Generally, houses are considered as living places reflecting the traditional lifestyle of people. Therefore, every nation in the world has their own living spaces that fit their unique climatic environments, geographical conditions, and economic situations.
Korea also has its own style of living space, in the color of the Northeast Asian region. If you study Hanok, a word most people who visit Korea would remember, you can see that the types of Hanok vary, depending upon the materials of the roof. There are many different kinds of Hanok roofing, such as, the tiled-roof, oak bark-roof, reed-roof, and shingle-roof, among others built with materials such as split wood or flat stones.
To build a tile-roofed house, the owner had to pay the prohibitive additional cost of baking and covering tiles, so only powerful people, government officials, and the rich middle class could live in tile-roofed houses. Local Confucian leaders and wealthy local farmers owned the tile-roofed houses in provincial areas.
Even though the houses were located in the countryside, they were generally built tall and on higher land than the houses of tenant farmers, as landlords with a large group of tenant farmers lived in them.
The houses of tenant farmers were built relatively low and small, with materials that could easily be found in nature.
Houses of commoners had different names, according to the shape of the roofs and their construction structure. Straw-roofed houses, shingle-roofed houses, reed-roofed houses, and mud-walled huts are included in the types of traditional houses for commoners, and they are unique in that natural materials were used without any processing. Slash-and-burn farmers in mountain villages built shingle-roofed houses with split wood, or reed-roofed houses with pampas grass or reeds. People who lived near rivers built mud walls using stones, and covered the walls with the roof.
Yellow earth, which could be ordinarily found in fields, was used as a material to make walls, and thinly split rocks were used in the ondol(Korean underfloor heating system). Pillars were made of wood found in the mountains, and fences were made of stones or mud. Walls were made of soil, stones, sand, and mortar. As seen from this list of materials, Korean people have historically enjoyed the benefits of nature, and lived in harmony with nature.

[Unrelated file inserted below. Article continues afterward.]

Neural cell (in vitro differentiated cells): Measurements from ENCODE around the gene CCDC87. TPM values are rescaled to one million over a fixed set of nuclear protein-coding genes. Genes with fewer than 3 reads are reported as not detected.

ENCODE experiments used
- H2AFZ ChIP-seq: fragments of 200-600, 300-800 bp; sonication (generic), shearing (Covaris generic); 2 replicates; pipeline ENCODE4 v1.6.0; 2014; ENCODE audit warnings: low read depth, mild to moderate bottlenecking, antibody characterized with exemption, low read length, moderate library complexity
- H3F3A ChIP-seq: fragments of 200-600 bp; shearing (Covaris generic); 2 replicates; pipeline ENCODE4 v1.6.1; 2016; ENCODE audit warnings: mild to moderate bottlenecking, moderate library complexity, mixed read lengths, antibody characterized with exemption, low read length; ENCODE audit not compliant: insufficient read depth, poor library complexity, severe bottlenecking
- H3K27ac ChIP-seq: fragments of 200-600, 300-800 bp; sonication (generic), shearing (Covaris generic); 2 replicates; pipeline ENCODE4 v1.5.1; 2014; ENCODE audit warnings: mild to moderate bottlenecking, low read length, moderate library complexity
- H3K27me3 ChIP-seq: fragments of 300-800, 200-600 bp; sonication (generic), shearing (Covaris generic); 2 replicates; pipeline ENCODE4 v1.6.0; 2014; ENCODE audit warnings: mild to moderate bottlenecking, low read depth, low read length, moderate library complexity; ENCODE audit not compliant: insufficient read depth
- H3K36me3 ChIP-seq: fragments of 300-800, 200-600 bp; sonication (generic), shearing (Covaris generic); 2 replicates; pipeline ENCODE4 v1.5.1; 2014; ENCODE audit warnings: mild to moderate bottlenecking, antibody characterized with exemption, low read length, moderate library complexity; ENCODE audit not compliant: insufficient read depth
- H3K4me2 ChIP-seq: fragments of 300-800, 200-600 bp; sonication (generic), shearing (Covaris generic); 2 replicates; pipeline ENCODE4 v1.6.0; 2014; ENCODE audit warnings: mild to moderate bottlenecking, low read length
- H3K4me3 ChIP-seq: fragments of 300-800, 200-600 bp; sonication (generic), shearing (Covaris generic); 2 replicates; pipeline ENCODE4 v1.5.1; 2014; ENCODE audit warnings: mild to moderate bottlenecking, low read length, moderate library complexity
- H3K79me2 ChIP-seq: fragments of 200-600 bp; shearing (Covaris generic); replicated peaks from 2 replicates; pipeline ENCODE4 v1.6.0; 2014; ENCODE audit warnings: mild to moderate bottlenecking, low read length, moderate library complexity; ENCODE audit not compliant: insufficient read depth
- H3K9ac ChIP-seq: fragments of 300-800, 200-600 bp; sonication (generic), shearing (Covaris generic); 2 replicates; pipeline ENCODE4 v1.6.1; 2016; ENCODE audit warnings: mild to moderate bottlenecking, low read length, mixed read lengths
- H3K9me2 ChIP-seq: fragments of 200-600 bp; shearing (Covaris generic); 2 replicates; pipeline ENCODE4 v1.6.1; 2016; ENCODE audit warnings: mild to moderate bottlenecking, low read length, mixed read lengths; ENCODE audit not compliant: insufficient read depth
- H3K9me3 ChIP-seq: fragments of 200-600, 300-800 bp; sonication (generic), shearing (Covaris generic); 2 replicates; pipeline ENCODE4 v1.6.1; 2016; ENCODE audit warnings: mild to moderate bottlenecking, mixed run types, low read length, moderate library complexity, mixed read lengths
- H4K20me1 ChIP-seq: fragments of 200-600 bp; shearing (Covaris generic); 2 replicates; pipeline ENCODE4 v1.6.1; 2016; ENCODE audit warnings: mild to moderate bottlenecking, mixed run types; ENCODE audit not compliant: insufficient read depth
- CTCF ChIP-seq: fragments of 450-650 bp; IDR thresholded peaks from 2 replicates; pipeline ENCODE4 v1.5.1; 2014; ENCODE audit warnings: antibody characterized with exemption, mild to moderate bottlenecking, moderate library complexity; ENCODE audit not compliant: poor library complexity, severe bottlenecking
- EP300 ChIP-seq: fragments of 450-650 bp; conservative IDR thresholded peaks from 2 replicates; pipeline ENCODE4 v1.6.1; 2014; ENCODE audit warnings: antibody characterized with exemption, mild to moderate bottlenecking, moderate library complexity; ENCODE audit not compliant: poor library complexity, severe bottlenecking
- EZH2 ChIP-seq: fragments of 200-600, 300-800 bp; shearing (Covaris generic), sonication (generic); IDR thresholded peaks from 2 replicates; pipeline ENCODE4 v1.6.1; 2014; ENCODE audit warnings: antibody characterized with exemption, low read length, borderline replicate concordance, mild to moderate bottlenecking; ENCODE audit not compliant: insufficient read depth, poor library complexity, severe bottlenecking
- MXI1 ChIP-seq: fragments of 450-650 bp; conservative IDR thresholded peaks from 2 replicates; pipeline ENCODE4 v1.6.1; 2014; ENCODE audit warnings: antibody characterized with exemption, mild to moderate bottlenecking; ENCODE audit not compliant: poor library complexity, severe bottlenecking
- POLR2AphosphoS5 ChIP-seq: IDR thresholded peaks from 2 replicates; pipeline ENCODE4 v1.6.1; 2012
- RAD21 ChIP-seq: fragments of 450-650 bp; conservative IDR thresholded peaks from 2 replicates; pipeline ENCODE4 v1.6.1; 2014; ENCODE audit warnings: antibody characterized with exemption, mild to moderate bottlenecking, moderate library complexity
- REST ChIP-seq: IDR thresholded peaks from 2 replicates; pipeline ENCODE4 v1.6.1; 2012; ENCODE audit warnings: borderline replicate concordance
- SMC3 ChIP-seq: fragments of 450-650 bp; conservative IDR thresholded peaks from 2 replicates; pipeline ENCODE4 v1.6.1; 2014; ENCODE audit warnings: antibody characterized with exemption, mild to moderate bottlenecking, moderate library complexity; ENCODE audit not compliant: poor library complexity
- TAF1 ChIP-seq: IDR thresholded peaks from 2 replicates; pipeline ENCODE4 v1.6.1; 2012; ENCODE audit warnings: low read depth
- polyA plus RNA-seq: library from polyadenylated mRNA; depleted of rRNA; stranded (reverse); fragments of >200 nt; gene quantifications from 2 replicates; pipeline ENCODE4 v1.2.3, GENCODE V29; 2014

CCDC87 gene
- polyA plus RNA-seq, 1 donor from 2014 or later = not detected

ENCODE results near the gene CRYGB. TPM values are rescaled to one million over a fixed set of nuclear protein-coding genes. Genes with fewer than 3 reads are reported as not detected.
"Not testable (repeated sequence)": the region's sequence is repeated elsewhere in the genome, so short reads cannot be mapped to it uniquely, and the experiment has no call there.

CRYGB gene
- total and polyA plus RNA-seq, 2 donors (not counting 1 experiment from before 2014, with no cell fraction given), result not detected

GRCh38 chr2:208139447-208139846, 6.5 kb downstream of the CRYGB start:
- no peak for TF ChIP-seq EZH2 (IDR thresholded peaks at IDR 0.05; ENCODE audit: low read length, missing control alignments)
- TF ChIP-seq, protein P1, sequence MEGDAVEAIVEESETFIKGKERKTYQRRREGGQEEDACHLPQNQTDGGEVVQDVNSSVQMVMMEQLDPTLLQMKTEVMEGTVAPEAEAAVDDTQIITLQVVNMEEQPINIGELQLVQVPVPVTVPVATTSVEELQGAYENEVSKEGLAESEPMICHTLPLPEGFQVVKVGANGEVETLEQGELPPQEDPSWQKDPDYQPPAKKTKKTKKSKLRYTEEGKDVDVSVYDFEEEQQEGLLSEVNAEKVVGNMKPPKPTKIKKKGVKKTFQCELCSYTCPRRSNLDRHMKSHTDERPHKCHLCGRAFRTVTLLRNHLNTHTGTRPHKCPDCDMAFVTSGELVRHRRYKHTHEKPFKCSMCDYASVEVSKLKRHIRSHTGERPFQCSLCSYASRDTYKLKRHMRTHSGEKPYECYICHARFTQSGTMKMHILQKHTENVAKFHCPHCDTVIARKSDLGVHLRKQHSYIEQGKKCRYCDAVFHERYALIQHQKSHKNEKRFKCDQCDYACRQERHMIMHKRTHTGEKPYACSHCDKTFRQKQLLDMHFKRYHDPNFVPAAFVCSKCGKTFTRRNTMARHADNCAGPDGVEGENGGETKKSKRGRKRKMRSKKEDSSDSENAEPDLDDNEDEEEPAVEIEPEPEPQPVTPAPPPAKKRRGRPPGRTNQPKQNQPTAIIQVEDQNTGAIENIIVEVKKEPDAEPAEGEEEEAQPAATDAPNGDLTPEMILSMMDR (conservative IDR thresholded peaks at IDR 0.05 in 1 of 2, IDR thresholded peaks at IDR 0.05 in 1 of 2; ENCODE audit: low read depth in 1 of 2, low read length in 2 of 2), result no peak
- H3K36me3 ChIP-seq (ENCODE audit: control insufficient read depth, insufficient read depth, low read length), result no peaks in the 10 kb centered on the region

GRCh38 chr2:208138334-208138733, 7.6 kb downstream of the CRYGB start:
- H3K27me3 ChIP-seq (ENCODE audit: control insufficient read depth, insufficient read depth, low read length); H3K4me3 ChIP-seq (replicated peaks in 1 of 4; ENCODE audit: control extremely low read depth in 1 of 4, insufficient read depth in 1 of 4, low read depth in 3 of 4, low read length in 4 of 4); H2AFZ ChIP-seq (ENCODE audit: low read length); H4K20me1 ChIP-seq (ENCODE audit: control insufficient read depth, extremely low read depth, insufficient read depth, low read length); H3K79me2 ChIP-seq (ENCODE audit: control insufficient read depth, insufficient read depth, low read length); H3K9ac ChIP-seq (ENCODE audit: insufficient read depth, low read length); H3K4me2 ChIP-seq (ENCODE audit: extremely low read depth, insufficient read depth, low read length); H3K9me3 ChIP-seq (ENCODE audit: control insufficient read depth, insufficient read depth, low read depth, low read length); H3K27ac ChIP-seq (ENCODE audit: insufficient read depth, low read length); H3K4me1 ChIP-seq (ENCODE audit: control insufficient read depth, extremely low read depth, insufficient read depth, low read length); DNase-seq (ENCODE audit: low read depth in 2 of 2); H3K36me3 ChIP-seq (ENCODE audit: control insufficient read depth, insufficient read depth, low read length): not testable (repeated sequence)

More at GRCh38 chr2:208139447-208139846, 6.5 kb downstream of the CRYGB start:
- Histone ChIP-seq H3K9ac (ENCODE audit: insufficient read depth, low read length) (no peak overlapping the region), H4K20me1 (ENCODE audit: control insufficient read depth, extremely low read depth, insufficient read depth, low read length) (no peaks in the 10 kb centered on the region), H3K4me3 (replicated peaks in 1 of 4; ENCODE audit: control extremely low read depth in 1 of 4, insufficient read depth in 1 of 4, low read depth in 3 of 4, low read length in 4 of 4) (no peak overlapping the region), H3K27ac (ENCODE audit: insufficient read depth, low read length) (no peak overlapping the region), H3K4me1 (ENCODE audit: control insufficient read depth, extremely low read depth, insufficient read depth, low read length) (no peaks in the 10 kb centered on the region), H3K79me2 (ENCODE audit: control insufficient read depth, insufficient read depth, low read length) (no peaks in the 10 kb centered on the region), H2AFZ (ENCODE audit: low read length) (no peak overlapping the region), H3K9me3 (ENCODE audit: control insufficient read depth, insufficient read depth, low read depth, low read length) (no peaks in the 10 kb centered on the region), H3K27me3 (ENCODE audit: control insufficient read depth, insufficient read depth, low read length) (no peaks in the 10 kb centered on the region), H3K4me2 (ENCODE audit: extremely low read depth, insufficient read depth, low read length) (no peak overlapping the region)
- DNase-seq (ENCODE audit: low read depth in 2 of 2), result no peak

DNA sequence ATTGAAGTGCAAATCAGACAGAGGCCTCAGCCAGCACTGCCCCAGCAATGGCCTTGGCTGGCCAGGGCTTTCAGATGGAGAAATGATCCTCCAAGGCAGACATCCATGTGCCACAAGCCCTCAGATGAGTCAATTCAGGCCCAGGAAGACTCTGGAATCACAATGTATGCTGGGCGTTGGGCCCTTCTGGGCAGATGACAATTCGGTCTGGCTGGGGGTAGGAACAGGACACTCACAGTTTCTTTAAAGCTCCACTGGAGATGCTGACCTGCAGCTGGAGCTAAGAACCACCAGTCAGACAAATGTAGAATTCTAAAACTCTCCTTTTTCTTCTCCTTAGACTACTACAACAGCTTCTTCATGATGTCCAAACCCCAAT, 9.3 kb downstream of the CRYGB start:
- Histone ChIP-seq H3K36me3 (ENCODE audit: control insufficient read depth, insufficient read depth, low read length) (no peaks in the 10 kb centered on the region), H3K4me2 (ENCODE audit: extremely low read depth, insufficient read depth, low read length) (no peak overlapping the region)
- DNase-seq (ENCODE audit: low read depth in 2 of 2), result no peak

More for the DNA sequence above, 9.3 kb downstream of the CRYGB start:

Hanok can be considered a container where people's lives are stored. The term does not simply refer to tile-roofed houses, but to a type of architecture with very comprehensive contents, where a variety of materials were used and the times were reflected. .
Hanok refers to houses built in the traditional Korean style. While tile-roofed and thatch-roofed hanoks were equally common in the past, these days hanok generally refers to tile-roofed houses.
There are two main charms to hanoks. The first is the unique heating system of 'ondol.' When hanoks are built, a layer of stone is layed down above the foundation. The heat from the kitchen fire runs through this open space, warming the stone above. This heat spreads up into every room throughout the house, keeping both the floor and the air surprisingly warm in winter.The use of ondol has influenced the Korean culture to a lifestyle of sitting on the floor, even in modern times. Because the floor is used for eating, sleeping, and general leisure time, people take off their shoes when entering a Korean home. This custom started with hanok and the ondol system.
The second attractive point to hanok houses is that they are environmentally-friendly. The materials needed to build a hanok house can be obtained directly from nature. The columns, rafters, doors, windows, and floor are wooden, while the walls are a mixture of straw and dirt. The paper to cover the doors and windows was made from tree pulp. Because the building materials are all natural, hanok houses have exellent breathability, perfect for escaping the summer heat. This is also said to help in the treatment of atopic dermatitis and other modern skin diseases.
Very Old traditional Korean House in Andong City
Korea Architecture of Hanok, is One with Nature